Q: Mr. Chin, did you yourself apply for economic assistance?
A: Yes, because I had suffered, I was a victim of 9/11.
Q: And was that because your factory had temporarily closed?
A: It had temporarily stopped operations.
Q: Now how did you know about [the economic assistance], did the news report that you could go to these organizations and apply, or did you hear from something else?
A: I saw it in newspapers and magazines, from the news in newspapers, and from what my friends said, what they told me.
Q: How many places did you go apply?
A: I applied at the 9/11 Safe Horizon because the 9/11 Safe Horizon helped victims a lot. Because I was a victim.
Q: Even though you don’t live in this area…
A: Because I worked in the area that was affected by the disaster. For example, there was a one-time cash subsidy. Later, they helped us apply for a few months of health insurance. Later they held training classes, those lasted 13 weeks, and they taught English, computers and business skills.
Q: Which one did you select?
A: I selected both English and computers.
Q: How is your current English level?
A: I can understand a little spoken English, and I know how to press some of the computer keys.
Q: If you were to move to a city without Chinese people, would your life be difficult?
A: Due to my life experience, I wouldn’t be afraid. The greatest fear one has is fear itself. If you aren’t afraid, then even in a difficult environment, if you have willpower and you’re throw yourself into things, then everything will be fine.
Q: So for thirteen weeks you studied English and computers, and…?
A: And also studied some skills for the garment industry. I guess you can say my profession is that of presser, and I learned some new skills, such as how to make the products the best possible, how to operate, how to run things, and I increased my skills, and stopped using outdated methods which would overtax my body’s energy.
Q: But you’ve already done this line of work for so long. Surely you’ve already learned everything you need to know. In those 13 weeks, did you really learn anything knew?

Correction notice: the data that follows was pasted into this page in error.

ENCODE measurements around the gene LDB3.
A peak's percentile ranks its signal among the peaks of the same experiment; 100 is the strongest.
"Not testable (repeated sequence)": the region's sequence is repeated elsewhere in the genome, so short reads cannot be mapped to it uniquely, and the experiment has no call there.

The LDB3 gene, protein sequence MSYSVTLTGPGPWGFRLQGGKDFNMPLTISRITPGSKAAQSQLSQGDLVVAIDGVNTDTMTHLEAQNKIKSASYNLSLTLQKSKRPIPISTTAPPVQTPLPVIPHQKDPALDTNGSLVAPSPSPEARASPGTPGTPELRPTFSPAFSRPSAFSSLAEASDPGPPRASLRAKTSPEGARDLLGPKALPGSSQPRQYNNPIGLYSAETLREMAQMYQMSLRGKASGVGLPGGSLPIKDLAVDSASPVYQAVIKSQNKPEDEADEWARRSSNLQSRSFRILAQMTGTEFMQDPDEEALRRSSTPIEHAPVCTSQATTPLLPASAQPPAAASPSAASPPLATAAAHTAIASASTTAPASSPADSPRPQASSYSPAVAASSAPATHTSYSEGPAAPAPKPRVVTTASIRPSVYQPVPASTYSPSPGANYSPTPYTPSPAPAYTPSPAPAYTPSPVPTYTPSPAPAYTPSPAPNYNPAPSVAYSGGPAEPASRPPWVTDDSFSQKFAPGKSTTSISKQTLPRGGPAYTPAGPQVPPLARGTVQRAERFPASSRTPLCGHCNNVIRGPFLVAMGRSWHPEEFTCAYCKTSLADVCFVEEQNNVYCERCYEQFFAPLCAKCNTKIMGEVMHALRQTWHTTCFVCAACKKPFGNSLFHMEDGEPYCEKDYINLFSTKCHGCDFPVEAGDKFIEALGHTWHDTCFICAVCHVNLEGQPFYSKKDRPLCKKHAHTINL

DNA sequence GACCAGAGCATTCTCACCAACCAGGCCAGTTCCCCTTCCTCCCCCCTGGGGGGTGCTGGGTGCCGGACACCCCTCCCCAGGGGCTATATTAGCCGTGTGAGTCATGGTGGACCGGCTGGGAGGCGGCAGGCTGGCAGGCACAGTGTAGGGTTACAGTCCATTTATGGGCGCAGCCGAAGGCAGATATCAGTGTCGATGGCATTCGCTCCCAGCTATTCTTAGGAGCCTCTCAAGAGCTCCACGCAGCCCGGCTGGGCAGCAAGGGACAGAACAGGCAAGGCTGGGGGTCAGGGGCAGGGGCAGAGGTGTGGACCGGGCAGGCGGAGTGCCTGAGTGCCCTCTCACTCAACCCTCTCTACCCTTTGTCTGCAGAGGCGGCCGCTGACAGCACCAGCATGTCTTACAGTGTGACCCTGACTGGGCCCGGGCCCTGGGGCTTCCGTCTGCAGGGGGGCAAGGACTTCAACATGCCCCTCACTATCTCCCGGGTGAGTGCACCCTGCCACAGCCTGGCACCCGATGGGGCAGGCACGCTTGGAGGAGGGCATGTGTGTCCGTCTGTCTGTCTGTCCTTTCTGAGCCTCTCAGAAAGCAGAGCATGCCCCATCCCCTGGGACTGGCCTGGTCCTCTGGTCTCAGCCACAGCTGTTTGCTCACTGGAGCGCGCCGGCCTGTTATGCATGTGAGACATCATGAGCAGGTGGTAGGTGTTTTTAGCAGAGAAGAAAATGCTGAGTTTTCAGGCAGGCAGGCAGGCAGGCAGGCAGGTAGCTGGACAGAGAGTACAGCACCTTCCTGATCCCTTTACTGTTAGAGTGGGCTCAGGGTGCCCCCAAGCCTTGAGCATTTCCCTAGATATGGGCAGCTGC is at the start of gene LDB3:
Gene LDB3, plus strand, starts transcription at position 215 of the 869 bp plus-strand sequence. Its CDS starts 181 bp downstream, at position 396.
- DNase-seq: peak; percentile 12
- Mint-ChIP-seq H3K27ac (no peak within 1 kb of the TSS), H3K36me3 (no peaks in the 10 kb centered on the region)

A: I did, because during all these years, I was just focused on working each day, and I had no opportunity to learn anything new.
Q: Did your factory have training every so often?
A: No, it didn’t.
Q: So you just used your same methods for ten or fifteen years without any changes?
A: Without changing at all. During those six weeks, I learned a lot of stuff.
Q: Recently, the garment production business has gradually been outsourcing to foreign countries. Have you thought about changing your line of work?
A: If I wanted to change professions, to speak bluntly, I’m too old for that, my age won’t let me adapt, to start over anew, because I’m not a young man anymore.
Q: You don’t look old.
[The interviewee laughs.]
Q: Do you fear that there will be no more work in this field?
A: I have a lot of confidence in it, I’m certain there will still be work.
Q: So you would say that the amount of work might decrease, but it won’t disappear?
A: It’s just like food, it’s not going to disappear. Just as people will always need food, there will always be a need for clothing, people will definitely need to wear clothing.
Q: But your salaries can never be as low as those in China?
A: Well, that’s talking about the ability to compete. Our strength here in New York is that we can produce clothing more quickly. That’s something that China and Southeast Asia can’t keep up with, don’t you agree?
Q: So if the order is not large, you can finish the job quickly in a short amount of time and provide the goods, while distant places can’t do that.
A: It seems that in the business world, a single day’s difference is quite significant.
Q: Let’s go back to discussing those thirteen weeks. Besides training, was there any other subsidy?
A: During those 13 weeks, we didn’t work, we gained knowledge, and we studied for 35 hours every week. During this time we couldn’t work, so there wasn’t any salary. But the 9/11 compensation gave us 300 dollars a week.
Q: Was this 300 dollars less than what you were making at the factory?
A: No, because…
Q: You said that in the 70s, you made 300 dollars a week, and if you’re still only making 300 dollars a week, how is that enough for your daily life?
A: Because I wasn’t going to classes every single day, and I would use my mornings, I would first work for 4 or 5 hours, and then go to class. I would go to classes according to their schedule, and in that way I had the 300 dollars in compensation, and besides I had a bit of salary from my work.
Q: So you were still working, you didn’t completely stop work?
Q: How long was work halted after 9/11?
A: It completely stopped for two or three weeks. Afterwards, it came back very gradually, and became stable. The garment factories’ progress slowly returned to normal, and then there were the training courses, that kind of education. Because of 9/11, a lot of the garment factories closed down, because they couldn’t maintain themselves.
Q: And that was because materials couldn’t get in?
A: And it was also because the garment factories had to bear everyday operating expenses, such as rent, utilities, and at the same time there was no product, and they couldn’t keep it up.
Q: But your factory didn’t have that problem…?